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South Middleton Schools

South Middleton superintendent admits to plagiarizing speech

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Superintendent Matthew Strine has apologized for plagiarizing portions of a 2011 speech in his June 10 message to Boiling Springs High School graduates.

Strine posted a statement Wednesday on the South Middleton School District website in which he said he was sorry for using words drawn from four paragraphs of a commencement speech actress Amy Poehler gave to 2011 graduates of Harvard University.

“I am embarrassed for my lapse in judgment,” Strine said, adding that in some cases, he made minor adjustments to what Poehler said to fit current events and the broader context of his graduation remarks.

“In the moment, I wanted to give an uplifting message that would give hope to the graduates and help to bring us back together after so many months of physical separation,” Strine said. “I wanted to help us mend some of the deep divides that our community and our nation face by reminding the audience that no one can go through life alone.”

Similar language

Earlier this month, a group of district parents discovered a YouTube video posted July 3 by the Reason We Learn, an account focusing on examples of “liberalism” in education. The video compares Strine’s speech with Poehler’s speech.

There are a number of instances where Strine quoted Poehler’s words virtually verbatim without any attribution to Poehler. Below are some excerpts from the video:

Poehler: “As you navigate through the rest of your life, be open to collaboration.”

Strine: “As you navigate through the rest of your life, be open to others, be open to collaboration.”

Poehler: “No one is here today because they did it on their own.”

Strine: “No one is here today because they did it all on their own.”

In other cases, Strine took language presented by Poehler, again without attribution, and changed it. Below are some excerpts from the transcript:

Poehler: “Other people and other people’s ideas are often better than your own.”

Strine: “Be open to the possibility of other’s ideas and that they may be better than your own.”

Poehler: “Find a group of people who challenge and inspire you. Spend a lot of time with them and it will change your life.”

Strine: “Know that the ideas of the group are always richer and deeper than any idea of one member of that group. So find a group of people who challenge and inspire you. Spend a lot of time with them and it will change your life.”


In his statement, Strine said that he just completed his third year as district superintendent “leading our schools through unprecedented times.”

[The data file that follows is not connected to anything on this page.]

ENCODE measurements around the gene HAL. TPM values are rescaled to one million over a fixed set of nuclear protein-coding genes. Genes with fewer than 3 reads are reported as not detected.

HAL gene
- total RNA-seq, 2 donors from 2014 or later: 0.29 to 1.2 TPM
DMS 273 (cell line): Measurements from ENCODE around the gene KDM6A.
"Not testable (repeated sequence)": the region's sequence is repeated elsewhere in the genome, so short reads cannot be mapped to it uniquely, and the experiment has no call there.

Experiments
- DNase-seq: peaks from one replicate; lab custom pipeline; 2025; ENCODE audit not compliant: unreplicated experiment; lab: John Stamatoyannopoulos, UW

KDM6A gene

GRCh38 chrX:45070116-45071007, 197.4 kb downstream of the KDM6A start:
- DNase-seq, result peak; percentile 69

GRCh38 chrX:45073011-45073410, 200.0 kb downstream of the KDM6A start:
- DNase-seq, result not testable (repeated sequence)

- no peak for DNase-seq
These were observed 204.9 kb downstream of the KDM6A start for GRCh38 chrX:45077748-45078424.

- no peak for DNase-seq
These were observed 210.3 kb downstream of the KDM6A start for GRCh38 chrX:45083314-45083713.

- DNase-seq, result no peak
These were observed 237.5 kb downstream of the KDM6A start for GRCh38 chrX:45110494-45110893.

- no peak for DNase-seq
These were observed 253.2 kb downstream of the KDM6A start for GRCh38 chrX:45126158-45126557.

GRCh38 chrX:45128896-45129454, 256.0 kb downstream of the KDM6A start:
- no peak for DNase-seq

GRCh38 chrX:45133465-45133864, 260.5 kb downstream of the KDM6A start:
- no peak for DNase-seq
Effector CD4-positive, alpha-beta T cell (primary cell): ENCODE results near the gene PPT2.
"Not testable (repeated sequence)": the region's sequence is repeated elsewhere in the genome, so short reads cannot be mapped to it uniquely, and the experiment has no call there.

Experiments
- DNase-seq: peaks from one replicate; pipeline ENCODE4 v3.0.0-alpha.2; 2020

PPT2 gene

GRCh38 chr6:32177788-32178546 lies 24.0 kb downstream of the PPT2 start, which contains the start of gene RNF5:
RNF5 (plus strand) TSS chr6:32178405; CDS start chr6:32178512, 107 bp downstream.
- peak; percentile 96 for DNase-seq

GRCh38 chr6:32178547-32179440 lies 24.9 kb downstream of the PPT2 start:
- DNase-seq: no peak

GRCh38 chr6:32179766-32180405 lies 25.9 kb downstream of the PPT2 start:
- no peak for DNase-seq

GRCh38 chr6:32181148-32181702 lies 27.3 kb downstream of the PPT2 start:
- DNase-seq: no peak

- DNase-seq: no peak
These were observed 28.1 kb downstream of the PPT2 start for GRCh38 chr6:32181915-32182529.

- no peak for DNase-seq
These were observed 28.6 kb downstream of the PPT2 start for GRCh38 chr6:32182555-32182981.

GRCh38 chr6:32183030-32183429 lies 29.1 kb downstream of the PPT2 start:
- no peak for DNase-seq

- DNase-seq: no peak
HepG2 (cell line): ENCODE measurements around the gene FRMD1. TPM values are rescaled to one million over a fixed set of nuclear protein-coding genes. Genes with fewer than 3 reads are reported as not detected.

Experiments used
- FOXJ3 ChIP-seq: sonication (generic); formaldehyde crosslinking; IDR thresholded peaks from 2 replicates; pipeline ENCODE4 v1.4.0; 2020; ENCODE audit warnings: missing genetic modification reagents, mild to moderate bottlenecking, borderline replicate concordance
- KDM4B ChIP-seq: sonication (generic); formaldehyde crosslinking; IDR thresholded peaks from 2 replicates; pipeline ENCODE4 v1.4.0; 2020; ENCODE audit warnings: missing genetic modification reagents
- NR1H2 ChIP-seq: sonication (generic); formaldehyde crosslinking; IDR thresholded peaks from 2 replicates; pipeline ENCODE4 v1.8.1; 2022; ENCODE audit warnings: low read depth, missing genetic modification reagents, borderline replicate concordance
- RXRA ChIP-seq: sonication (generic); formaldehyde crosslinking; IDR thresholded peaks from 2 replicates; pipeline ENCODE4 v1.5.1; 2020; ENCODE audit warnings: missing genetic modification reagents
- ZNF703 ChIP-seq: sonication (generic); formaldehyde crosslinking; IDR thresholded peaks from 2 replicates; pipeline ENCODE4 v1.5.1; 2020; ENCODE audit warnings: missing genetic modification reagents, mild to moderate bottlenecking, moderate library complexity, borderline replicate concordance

“We have accomplished a lot, creating and posting newly drafted curriculum maps, building the fund balance to the state limit of 8%, streamlining the district office, and improving workflows, and building a very good team of dedicated professionals,” Strine said. “A lot of effort and good judgment has gone into making these things happen. However, my recent lapse in judgment pushes all these accomplishments to the background.”

He recalled his intentions and thought process in basing parts of his speech on what Poehler said.

“In that moment, I did not feel I was doing anything wrong because I was not gaining any money for work published, nor was I receiving a grade for this assignment,” Strine said. “In my thinking, I was passing along a portion of Amy Poehler’s speech that really resonated with me about the importance of collaboration and working together.

“Since the time I delivered that speech, I have realized that not giving credit to Amy Poehler for her words puts into question my integrity,” he said. “For those who know me, this is shocking. I am a man who follows the rules, who does what I say I will do, who gives credit to those who do the work, and who works hard and does not cut corners.”

In his statement, Strine said that he should act as a role model for district students and employees in everything that he does as superintendent.

“I failed to do that in this instance,” he said. “I understand the body of my work in education is in question with just one lapse in judgment. I do not wish any of the students or employees to follow my lead from this example, from my mistake.”

Message for graduates

Instead, he urged people to think matters through and consider the impact that their words and actions have on others. Strine outlined his thoughts in his statement.

“For the graduating class of 2021, I did not offer you all of my own words,” he said. “My actions may have affected some students, teachers and community members. I should have told this class that life is very tough, and that the past 18 months have been extreme and unlike anything we have experienced in our time. But, we are making it through this pandemic. I should have said that, with every challenge in life, you should take the time to reflect, savoring the successes and improving on the failures. When you do fail, try to understand why so you can better understand the process and better understand yourself.

“Because time has offered the opportunity to reflect, I better understand myself,” Strine said. “I am not perfect, and I do make mistakes. Even good intentions can lead you to a lapse in judgment. You can take years to build a good reputation and tarnish all of that hard work and planning in just a moment. Think things through and realize your impact on others.”

In posting his statement, Strine said he hopes that students learn to own up to their mistakes and work to improve themselves as he plans to do as superintendent.

“I apologize to the students, to the employees, to this community, and to Ms. Poehler,” Strine said. “I will ensure this never happens again.”

Email Joseph Cress at


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